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XML and FileMaker Pro 6 in the Real World

by Russell Kohn
Chaparral Software & Consulting Services, Inc.

After years of hype about the technology, and much focus on the bits and the bytes, what are the real business imperatives that can be addressed, in the real world, with the "XML thing", where client organizations can make money, save money, and therefore be willing to pay money?

  1. Loose Integration with the Microsoft Office Suite.
  2. Co-existence with .NET.
  3. Leverage XML data sources.


1. Loose Integration with the Microsoft Office Suite

As the Office suite becomes more and more XML savvy, the possibilities for exchanging data between Office and FMP are staggering. Currently, without XML, such integration is what I refer to as "tightly coupled", meaning you need to set up (generally) a very specific series of ODBC connections, VBA code within documents etc. that are harder to build, deploy and maintain than what XML offers (though they can be very powerful and definitely still have a place). Applications that I can see now in this area include:

  • Using Word as a rendering engine for document types that are hard to format in FileMaker. For example, a multi-column text section within a larger document with merge fields throughout, or a customer-modifiable mail-merge-letter without having to worry about page breaks.
  • Using FMP as a document management system to automate the production of MS Word files, where all the Word Properties are automatically filled out.
  • Migrating data to and from Excel much more conveniently with less (or no) code changes required in either FMP or Excel core code.

Client Benefits

  • Data in FMP is more accurate as more group data is maintained in a controlled fashion in FMP-based database (where it belongs) rather than in office-suite documents.
  • Common Office documents can be more quickly created, with a more common look & feel, without custom programming required in every instance.
  • Near-zero deployment costs. A change in the database or the Office template need not require changes in the other. For example, let's say a Word document template needs to be updated. Instead of deploying that to every workstation and relinking the FMP script and testing paths etc., simply replace the corresponding XSLT document, which is probably located on an HTTP server within the office, and everyone immediately gets the new version.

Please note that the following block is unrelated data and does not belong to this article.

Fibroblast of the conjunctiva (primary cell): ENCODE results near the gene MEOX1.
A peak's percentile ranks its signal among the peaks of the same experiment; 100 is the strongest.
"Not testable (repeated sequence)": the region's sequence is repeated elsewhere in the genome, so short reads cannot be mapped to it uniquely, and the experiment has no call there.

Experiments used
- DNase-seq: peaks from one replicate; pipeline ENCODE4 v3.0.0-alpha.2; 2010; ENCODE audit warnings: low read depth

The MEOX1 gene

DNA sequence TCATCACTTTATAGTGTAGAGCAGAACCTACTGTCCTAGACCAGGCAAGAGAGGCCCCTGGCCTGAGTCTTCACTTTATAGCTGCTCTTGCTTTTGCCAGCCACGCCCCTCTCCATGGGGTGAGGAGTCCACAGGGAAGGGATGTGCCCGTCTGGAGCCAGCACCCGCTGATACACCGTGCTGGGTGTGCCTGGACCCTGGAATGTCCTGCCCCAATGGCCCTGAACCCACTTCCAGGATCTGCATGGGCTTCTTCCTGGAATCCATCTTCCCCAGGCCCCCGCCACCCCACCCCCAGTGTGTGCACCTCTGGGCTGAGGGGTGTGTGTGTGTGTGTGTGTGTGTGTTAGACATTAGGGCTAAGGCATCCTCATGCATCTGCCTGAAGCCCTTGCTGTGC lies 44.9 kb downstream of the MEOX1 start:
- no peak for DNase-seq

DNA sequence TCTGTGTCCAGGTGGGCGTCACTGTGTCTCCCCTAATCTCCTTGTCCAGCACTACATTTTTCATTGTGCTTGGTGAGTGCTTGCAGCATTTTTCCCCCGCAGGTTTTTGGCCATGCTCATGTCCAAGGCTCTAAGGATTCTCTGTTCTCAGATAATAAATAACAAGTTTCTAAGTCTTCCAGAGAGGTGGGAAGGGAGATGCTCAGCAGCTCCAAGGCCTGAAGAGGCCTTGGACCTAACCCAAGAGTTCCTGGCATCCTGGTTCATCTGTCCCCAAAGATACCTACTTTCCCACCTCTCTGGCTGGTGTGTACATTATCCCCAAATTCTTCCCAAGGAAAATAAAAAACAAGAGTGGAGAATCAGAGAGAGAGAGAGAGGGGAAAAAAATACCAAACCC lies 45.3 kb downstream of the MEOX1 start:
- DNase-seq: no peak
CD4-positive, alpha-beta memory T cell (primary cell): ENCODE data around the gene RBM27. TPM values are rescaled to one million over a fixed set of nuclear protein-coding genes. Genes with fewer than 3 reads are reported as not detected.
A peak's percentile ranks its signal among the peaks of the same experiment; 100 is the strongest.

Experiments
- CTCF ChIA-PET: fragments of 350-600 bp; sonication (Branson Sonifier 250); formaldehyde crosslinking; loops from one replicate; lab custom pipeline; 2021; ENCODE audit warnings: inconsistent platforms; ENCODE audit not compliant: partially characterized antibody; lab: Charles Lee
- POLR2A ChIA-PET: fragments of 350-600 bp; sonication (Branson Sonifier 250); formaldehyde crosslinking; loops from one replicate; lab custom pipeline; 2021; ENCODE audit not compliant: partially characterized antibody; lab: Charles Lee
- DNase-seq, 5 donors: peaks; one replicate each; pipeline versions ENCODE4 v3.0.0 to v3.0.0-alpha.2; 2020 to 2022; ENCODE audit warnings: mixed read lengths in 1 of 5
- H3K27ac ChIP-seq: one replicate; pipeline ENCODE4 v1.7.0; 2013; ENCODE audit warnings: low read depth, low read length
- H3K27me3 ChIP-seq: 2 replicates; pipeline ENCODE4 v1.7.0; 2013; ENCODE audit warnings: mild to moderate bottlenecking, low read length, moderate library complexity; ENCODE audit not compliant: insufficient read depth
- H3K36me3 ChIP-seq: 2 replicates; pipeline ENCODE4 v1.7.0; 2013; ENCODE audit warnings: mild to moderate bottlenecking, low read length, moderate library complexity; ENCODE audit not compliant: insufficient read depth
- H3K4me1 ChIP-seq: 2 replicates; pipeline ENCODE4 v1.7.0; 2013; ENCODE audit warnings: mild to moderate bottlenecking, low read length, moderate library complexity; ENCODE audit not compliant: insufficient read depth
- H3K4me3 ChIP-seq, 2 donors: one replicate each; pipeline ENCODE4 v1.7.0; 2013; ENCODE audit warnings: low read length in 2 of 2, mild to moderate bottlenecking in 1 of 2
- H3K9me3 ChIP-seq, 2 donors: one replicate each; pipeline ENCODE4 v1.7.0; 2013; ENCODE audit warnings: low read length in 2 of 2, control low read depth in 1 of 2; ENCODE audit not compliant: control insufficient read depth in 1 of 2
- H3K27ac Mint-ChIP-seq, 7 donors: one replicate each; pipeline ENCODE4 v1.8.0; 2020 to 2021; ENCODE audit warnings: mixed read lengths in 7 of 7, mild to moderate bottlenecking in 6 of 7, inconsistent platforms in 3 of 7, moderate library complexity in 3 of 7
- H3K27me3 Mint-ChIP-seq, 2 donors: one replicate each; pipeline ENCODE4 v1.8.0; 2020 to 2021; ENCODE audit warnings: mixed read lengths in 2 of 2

2. Co-existence with .NET

According to Microsoft: XML Web Services are units of code that allow programs written in different programming languages and on different platforms to communicate and share data through standard Internet protocalls such as, XML, Simple Object Access Protocol (SOAP), Web Services Description Language (WSDL) and Universal Description, Discover, and Integration (UDDI). (http://www.microsoft.com/net/business/it_pros.asp)

Given the momentum of the .NET initiative, I think we can count on there being lots of "web services" coming onto the market. What does this mean to us and our clients?

Since FMP6 can read and write XML, this will not be a problem. Existing and future FMP-based solutions will be able to communicate with these other systems.

Client Benefits

  • Systems built in FMP need not be rebuilt in .NET to work with .NET
  • Clients can relax and ignore FUD ("fear, uncertainty, and doubt") marketing knowing that XML can be integrated into FMP when they need it to be...they will not be stuck on a data island.


3. Leverage XML data sources

Given the investment in XML by Microsoft, Oracle, and IBM in their database units, and predictions of XML storage in these database products reaching perhaps 25% of total application usage within the next few years, it is safe to assume that XML as a data type is indeed here to stay. (http://www.zapthink.com) More and more, we will see XML files, data streams, and sources coming from many different places.

For any given industry, we can expect there to probably be some competition between several providers of key data, and differences in the way they provide that data.

To the extent our clients want to use this industry specific data, wouldn't it be nice if we didn't need to rev our core FMP code every time a data source was added or format changed?

With XML support, we can build structures into FMP based solutions that anticipate multiple data sources. We'll need to modify an XSLT document to map that source to our way of handling the data internally, but that's it. Deployment across an entire user base is accomplished via an email with the XSLT attachment and a few words of instruction regarding where to put it on their server.

Clients can seamlessly see new data flowing into existing FMP systems without requiring a major conversion & import/export cycle.

Clients who publish data to others can similarly become a data publisher if they so desire, and possibly gain market share by the quality and consistency of their data.

Client Benefits

  • Flexible and loose integration with outside data sources
  • Quickly adapt and take advantage of new information should provide competitive edge
  • Less costly to integrate any single datasource once structures are in place
  • Some industries are going to require xml integration